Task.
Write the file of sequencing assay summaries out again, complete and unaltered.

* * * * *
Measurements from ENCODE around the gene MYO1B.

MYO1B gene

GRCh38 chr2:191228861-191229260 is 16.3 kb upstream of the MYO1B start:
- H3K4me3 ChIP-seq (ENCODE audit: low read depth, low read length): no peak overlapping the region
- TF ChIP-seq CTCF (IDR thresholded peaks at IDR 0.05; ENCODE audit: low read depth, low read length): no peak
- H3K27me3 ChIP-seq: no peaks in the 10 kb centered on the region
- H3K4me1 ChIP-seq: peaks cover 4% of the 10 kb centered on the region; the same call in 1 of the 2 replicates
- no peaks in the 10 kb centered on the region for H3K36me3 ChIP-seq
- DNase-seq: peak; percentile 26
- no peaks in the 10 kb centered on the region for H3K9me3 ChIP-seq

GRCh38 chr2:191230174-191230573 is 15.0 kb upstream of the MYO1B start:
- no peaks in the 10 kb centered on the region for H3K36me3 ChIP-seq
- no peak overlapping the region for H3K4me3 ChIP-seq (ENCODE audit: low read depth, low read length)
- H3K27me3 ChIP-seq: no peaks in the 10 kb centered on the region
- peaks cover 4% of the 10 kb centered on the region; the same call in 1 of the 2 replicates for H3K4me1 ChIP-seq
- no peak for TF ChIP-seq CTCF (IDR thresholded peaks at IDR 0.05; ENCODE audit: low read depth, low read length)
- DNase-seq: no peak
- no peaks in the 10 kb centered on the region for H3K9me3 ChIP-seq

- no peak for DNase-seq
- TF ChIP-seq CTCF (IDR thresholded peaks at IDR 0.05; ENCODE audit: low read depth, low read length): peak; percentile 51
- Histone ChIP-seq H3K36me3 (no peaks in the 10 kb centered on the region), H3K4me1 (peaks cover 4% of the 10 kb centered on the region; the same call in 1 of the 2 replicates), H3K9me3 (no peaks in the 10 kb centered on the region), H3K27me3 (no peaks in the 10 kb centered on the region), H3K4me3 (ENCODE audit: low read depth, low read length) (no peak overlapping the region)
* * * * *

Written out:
Measurements from ENCODE around the gene MYO1B.

MYO1B gene

GRCh38 chr2:191228861-191229260 is 16.3 kb upstream of the MYO1B start:
- H3K4me3 ChIP-seq (ENCODE audit: low read depth, low read length): no peak overlapping the region
- TF ChIP-seq CTCF (IDR thresholded peaks at IDR 0.05; ENCODE audit: low read depth, low read length): no peak
- H3K27me3 ChIP-seq: no peaks in the 10 kb centered on the region
- H3K4me1 ChIP-seq: peaks cover 4% of the 10 kb centered on the region; the same call in 1 of the 2 replicates
- no peaks in the 10 kb centered on the region for H3K36me3 ChIP-seq
- DNase-seq: peak; percentile 26
- no peaks in the 10 kb centered on the region for H3K9me3 ChIP-seq

GRCh38 chr2:191230174-191230573 is 15.0 kb upstream of the MYO1B start:
- no peaks in the 10 kb centered on the region for H3K36me3 ChIP-seq
- no peak overlapping the region for H3K4me3 ChIP-seq (ENCODE audit: low read depth, low read length)
- H3K27me3 ChIP-seq: no peaks in the 10 kb centered on the region
- peaks cover 4% of the 10 kb centered on the region; the same call in 1 of the 2 replicates for H3K4me1 ChIP-seq
- no peak for TF ChIP-seq CTCF (IDR thresholded peaks at IDR 0.05; ENCODE audit: low read depth, low read length)
- DNase-seq: no peak
- no peaks in the 10 kb centered on the region for H3K9me3 ChIP-seq

- no peak for DNase-seq
- TF ChIP-seq CTCF (IDR thresholded peaks at IDR 0.05; ENCODE audit: low read depth, low read length): peak; percentile 51
- Histone ChIP-seq H3K36me3 (no peaks in the 10 kb centered on the region), H3K4me1 (peaks cover 4% of the 10 kb centered on the region; the same call in 1 of the 2 replicates), H3K9me3 (no peaks in the 10 kb centered on the region), H3K27me3 (no peaks in the 10 kb centered on the region), H3K4me3 (ENCODE audit: low read depth, low read length) (no peak overlapping the region)